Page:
Have you ever had a mini fever?

The Hunger (and the Terror)

Motivation, drive, perseverance, pain, suffering, they all mean the same thing: watch out for the person that has a lot of it. The last two days, I have been on fire! In more ways than one, but the subject is running today. I really struggled after the Chicago Marathon this year. I felt after so many years of trying and working toward my goals I was not nearly as close as I need to be to achieve them. I like big and difficult goals, but let me tell you first hand, not achieving your goal, and knowing that you will not, is a hard pill to swallow. I have not admitted defeat yet, but simply wrestling with defeat brings your motivation into the mud.

I struggled to understand why I kept running and training. I have already run a couple good marathons. I have run good races on the track and the roads and the trails. The only person I have left to prove anything to is myself. Is all the toil worth it?

The last two days I went running, and wanted to do more when I finished, lift weights or run 200 meter sprints. Additionally I went indoor rock climbing Sunday in Madison for the first time in too long. I feel strong.

Motivation breeds motivation. Success breeds success. Who is the CEO? The guy that once was a VP, the same guy that became a project manager before her peers. Who wins the gold medal in the Olympics? The fastest guy in his training group, the guy who was fastest in high school, the kid who beat the others in middle school gym class. What kind of lawyers win billion dollar settlements? The kind who once won million dollar settlements, who convinced their high school friends he or she was right.

Motivation has two parts, what we are moving towards and what we are fleeing from. The ideal motivation involves the hunger pulling you forward and the terror pushing you on. I am once again hungry to see what can be accomplished, and terrified that I might not do everything I can to know…what is possible.

Tuesday, December 3, 2013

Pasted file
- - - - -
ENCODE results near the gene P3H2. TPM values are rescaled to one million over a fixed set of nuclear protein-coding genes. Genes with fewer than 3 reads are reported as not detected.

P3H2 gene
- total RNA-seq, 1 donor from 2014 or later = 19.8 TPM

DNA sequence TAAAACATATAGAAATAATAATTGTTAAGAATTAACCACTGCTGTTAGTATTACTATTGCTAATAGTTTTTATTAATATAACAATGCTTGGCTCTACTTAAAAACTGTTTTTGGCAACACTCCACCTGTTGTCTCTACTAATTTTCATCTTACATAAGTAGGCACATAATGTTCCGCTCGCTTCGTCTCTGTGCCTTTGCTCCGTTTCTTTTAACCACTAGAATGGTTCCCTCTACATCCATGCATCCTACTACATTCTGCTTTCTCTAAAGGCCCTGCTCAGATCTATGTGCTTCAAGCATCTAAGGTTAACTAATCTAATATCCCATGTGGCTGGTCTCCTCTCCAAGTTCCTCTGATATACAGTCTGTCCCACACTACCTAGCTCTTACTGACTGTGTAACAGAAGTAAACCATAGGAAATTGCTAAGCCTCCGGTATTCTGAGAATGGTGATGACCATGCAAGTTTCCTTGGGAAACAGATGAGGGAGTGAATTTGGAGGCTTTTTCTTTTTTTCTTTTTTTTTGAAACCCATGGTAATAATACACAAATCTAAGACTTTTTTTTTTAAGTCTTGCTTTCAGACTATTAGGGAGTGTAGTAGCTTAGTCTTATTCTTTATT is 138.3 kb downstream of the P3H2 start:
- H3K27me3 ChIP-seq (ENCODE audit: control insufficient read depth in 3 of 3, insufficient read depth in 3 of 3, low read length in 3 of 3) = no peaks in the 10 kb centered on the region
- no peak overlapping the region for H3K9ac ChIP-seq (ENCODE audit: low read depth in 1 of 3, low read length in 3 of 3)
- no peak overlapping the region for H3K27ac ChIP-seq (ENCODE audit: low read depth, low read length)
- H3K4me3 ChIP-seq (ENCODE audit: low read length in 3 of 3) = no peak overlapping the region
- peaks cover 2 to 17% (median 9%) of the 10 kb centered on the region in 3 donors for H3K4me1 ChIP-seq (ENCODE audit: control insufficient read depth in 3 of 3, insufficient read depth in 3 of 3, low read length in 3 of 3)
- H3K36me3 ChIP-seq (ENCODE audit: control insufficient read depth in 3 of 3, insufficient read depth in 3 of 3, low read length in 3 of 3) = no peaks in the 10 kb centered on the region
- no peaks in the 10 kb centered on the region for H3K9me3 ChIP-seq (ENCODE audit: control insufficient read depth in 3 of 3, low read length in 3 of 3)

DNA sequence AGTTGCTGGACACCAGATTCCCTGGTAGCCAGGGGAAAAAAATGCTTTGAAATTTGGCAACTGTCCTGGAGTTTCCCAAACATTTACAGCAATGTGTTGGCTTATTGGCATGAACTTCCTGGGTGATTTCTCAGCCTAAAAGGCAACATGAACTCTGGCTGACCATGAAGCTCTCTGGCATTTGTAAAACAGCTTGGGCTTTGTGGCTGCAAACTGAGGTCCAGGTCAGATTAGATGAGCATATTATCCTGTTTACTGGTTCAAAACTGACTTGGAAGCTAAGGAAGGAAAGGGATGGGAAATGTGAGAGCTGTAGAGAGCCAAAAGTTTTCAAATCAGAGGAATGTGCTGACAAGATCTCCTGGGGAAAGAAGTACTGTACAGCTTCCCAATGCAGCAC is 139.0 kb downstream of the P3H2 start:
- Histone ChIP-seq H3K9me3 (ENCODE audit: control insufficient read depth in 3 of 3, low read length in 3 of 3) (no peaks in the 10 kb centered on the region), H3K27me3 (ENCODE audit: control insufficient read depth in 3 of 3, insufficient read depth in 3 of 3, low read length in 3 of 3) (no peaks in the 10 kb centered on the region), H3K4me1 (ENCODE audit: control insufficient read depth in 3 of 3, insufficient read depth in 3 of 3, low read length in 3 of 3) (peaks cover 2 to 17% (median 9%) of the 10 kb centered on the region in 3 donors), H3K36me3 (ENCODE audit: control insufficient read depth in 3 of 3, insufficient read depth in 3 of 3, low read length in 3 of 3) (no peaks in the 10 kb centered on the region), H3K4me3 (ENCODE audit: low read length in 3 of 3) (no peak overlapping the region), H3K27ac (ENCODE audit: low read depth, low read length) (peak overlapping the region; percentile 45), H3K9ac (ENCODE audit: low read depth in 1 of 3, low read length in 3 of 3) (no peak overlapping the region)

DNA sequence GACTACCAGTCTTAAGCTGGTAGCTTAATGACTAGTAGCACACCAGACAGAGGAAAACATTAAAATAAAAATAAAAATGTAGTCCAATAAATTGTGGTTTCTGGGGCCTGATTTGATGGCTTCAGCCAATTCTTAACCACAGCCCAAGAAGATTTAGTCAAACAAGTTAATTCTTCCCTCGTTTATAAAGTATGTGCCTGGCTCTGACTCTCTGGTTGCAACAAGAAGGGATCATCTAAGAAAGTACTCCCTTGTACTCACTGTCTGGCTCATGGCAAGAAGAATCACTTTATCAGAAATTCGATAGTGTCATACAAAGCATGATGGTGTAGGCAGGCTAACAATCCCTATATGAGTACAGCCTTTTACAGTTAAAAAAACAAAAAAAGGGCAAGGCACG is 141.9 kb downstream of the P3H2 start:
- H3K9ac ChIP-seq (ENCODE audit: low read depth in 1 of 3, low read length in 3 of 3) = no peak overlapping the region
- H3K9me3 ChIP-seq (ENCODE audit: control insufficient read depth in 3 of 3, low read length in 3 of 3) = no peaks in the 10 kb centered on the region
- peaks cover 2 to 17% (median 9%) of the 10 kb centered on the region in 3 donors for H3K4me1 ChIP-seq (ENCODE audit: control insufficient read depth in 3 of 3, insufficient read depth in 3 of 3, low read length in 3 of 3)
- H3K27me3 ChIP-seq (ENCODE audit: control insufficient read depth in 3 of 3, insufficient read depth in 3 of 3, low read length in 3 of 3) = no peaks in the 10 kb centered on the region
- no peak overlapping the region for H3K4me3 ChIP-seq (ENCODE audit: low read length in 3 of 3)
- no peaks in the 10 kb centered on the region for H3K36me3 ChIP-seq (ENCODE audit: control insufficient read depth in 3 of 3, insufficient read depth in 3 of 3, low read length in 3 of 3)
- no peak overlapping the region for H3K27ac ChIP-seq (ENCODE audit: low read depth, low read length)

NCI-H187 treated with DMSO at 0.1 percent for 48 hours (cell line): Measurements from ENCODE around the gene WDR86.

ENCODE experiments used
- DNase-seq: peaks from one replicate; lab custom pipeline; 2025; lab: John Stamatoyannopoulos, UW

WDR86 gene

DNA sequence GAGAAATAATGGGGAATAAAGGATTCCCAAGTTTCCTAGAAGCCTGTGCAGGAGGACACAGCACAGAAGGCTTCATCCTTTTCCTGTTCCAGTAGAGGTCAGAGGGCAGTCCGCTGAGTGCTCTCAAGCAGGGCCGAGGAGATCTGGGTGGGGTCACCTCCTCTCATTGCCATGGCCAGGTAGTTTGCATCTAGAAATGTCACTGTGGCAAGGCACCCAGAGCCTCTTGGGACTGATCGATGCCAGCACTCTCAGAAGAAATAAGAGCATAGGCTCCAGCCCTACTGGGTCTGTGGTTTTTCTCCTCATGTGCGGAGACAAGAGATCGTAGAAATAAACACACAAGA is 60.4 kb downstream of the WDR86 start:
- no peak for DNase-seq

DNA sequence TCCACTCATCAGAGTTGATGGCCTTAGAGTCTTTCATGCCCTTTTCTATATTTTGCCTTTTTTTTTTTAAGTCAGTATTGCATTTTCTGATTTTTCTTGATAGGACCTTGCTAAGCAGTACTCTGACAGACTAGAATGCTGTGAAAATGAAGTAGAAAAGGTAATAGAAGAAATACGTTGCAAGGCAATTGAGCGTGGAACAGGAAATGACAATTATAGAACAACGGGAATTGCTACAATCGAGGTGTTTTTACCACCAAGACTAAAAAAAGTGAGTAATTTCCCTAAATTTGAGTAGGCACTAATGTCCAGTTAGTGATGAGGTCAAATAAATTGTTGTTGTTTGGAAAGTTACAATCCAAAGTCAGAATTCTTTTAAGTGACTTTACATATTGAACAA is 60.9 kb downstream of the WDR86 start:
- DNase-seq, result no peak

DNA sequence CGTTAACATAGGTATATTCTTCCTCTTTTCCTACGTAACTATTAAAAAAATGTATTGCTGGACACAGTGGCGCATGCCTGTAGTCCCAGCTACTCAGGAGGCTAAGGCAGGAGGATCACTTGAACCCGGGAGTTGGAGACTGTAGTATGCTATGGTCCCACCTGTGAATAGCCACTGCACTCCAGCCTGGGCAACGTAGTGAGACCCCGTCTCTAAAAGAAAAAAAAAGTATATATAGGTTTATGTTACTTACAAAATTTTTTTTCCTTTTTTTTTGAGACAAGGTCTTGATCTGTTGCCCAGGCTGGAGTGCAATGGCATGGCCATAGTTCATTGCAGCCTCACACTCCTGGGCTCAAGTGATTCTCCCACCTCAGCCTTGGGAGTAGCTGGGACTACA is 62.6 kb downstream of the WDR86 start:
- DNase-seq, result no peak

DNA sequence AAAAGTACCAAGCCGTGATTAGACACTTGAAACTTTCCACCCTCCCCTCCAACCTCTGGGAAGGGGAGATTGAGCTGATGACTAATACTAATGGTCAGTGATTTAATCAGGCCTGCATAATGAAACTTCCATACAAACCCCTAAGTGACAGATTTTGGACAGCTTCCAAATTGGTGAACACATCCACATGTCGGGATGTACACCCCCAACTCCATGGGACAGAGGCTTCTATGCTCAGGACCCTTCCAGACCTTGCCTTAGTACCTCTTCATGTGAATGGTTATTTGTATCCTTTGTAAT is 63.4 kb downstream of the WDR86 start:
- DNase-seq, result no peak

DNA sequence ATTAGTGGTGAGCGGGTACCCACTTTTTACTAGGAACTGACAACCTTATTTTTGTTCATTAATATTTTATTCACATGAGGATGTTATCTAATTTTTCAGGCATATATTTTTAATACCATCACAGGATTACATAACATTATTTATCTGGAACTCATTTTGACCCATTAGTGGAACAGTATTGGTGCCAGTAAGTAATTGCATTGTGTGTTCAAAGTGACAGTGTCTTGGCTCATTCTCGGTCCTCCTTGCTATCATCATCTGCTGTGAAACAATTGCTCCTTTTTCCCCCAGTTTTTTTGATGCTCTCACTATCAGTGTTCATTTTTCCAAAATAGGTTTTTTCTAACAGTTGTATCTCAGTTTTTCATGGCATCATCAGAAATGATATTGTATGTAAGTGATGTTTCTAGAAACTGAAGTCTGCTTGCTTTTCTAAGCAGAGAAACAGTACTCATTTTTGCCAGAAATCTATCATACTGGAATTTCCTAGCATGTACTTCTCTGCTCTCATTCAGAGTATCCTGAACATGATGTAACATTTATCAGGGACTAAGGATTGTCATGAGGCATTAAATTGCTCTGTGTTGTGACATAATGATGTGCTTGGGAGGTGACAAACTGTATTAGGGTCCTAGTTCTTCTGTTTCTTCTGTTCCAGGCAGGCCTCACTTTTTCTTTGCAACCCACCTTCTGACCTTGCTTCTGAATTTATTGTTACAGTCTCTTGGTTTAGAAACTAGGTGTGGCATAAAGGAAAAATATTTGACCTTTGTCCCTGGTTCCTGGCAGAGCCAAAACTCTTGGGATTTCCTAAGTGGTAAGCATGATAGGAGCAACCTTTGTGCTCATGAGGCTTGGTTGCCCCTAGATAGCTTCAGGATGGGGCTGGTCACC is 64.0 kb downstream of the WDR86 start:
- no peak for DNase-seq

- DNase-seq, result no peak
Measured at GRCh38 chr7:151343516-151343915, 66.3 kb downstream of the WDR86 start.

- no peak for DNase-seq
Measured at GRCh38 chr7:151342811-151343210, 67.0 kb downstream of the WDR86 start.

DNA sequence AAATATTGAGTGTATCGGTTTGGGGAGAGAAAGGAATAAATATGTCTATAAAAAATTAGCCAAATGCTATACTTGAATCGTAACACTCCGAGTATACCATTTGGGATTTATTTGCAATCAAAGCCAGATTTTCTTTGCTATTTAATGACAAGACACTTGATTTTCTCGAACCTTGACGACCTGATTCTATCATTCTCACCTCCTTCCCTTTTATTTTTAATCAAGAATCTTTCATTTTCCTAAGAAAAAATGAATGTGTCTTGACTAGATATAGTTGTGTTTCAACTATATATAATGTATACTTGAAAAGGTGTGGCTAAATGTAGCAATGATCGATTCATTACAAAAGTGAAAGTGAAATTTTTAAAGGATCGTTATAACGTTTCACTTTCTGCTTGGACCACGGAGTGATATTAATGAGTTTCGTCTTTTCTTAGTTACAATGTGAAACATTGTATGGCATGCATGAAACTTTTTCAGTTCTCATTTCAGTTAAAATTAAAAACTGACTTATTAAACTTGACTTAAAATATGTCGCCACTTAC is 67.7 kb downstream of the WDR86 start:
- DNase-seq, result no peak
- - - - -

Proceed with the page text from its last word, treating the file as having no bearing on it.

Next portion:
The Danger of a Promotion

The danger of a promotion to a position within the same group is micromanagement. A person I know was in a position under a manager who had been promoted within the group and that manager was micromanaging. It's just not the most productive situation in the world.

About the only time I have been a supervisor has been in rock climbing and running situations. About all one can do is give the training (to the instructors or students or athletes) and then let them go. In climbing, while I was the director, I was also an instructor, and I found that being out of sight of the other instructors (on the other side of our climbing rock) allowed the other instructors to do good work. Yvon Chouinard would call that "management by absence". I think it is an effective method.

Runners on the other hand can be a little different. Students are typically young and as such can either be very competitive with each other or all not work hard enough. In other words, getting them to run the appropriate effort on any given day can be a little more difficult. Ultimately though it is up to each individual person as to what level of seriousness he or she wants to take the training, which takes the pressure off of the coaches desire to do the best we possibly can.

In short, if you manage, you have people who are getting paid to do a job, get out of the way and let them do their job. I must say, I suppose I am rather fortunate, I have never had a manager who I saw as micromanaging. I can not even think of one.

Monday, December 2, 2013

I Live in Iowa: Week 134

Kind of a quiet week. I worked three days, with a large number of people out of the office. I was not able to get everything done I wanted to. You see, as a design engineer a large part of my job involves coming up with ideas, and they "selling" the ideas to all the affected parties to find the holes in the idea and either make it better, and acceptable to all or mostly all, or discard the idea. Honestly, most ideas never see the light of a welding spark.

I ran a whopping 54 miles! I ran all seven days of the week. No track or cross country practice this week, but I did run with a high schooler that I went to Africa with. I suppose every running partner has something different to offer. Here is a really interest running website I found and started reading through this week. Just when I think I have read it all, I haven't

I spent Wednesday night though Sunday up at my parents in Wisconsin. Thursday we had all four of my immediate family and my sister's boyfriend over. The next couple days I mostly slept 9-10 hours a day, talked with my parents, ran and watched maybe four movies on Netflix including the Andromeda Strain (1971) and Europa Report. Both solid science fiction movies stronger on the science than most of their genera. The interplanetary travel and orbital mechanics aspect of the Europa Report was particularly satisfying.

In short, it was really nice to see my family for so long and have a chance to rest. I even got on Facebook a couple times! On the other hand, not terribly productive from the little side projects I wanted to work on point of view. It was a nice week. God has really blessed me.